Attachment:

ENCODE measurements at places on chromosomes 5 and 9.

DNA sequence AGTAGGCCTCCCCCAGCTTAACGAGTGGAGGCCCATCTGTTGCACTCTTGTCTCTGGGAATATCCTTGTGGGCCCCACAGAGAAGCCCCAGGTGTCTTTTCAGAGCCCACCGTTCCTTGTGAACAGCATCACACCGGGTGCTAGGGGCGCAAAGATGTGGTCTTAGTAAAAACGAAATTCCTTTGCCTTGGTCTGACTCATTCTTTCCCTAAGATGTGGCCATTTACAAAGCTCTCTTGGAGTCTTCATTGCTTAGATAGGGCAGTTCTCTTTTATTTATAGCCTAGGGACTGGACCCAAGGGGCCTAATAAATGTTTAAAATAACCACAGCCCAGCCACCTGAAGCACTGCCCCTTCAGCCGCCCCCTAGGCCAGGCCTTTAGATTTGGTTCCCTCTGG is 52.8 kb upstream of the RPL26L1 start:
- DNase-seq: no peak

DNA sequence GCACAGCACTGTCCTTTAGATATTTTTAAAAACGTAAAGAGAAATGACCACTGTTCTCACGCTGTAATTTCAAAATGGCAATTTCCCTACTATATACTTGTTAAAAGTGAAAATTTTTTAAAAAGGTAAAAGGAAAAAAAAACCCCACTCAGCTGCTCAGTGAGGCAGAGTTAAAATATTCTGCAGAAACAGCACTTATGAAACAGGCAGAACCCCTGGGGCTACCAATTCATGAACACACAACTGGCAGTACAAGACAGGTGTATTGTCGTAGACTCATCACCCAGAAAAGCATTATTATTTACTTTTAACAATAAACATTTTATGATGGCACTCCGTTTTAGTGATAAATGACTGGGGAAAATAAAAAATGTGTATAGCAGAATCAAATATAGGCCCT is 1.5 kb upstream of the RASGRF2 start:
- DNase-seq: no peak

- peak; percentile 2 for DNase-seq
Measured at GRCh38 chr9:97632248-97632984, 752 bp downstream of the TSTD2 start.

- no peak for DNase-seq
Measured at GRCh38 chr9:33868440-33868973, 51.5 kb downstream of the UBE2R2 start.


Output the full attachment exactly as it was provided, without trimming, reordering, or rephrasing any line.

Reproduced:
ENCODE measurements at places on chromosomes 5 and 9.

DNA sequence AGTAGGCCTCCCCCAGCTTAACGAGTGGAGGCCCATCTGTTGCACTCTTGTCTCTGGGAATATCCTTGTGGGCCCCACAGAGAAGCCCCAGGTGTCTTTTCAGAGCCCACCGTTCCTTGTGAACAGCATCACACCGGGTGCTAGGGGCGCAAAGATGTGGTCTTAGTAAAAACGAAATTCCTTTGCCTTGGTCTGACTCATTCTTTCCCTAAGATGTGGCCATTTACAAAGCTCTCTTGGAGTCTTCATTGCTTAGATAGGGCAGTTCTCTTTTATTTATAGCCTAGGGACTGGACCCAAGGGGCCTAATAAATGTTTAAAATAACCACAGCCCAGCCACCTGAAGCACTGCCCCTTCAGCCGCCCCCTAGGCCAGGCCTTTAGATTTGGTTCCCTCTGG is 52.8 kb upstream of the RPL26L1 start:
- DNase-seq: no peak

DNA sequence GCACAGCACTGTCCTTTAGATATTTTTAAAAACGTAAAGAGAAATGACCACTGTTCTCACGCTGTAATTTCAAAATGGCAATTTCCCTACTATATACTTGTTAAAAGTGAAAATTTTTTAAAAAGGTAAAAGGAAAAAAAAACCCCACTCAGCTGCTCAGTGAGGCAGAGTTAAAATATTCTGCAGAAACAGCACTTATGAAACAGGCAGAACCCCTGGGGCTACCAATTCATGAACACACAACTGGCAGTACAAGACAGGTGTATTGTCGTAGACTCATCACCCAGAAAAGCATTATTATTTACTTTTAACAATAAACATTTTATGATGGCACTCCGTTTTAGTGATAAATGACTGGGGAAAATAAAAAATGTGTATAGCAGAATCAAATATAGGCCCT is 1.5 kb upstream of the RASGRF2 start:
- DNase-seq: no peak

- peak; percentile 2 for DNase-seq
Measured at GRCh38 chr9:97632248-97632984, 752 bp downstream of the TSTD2 start.

- no peak for DNase-seq
Measured at GRCh38 chr9:33868440-33868973, 51.5 kb downstream of the UBE2R2 start.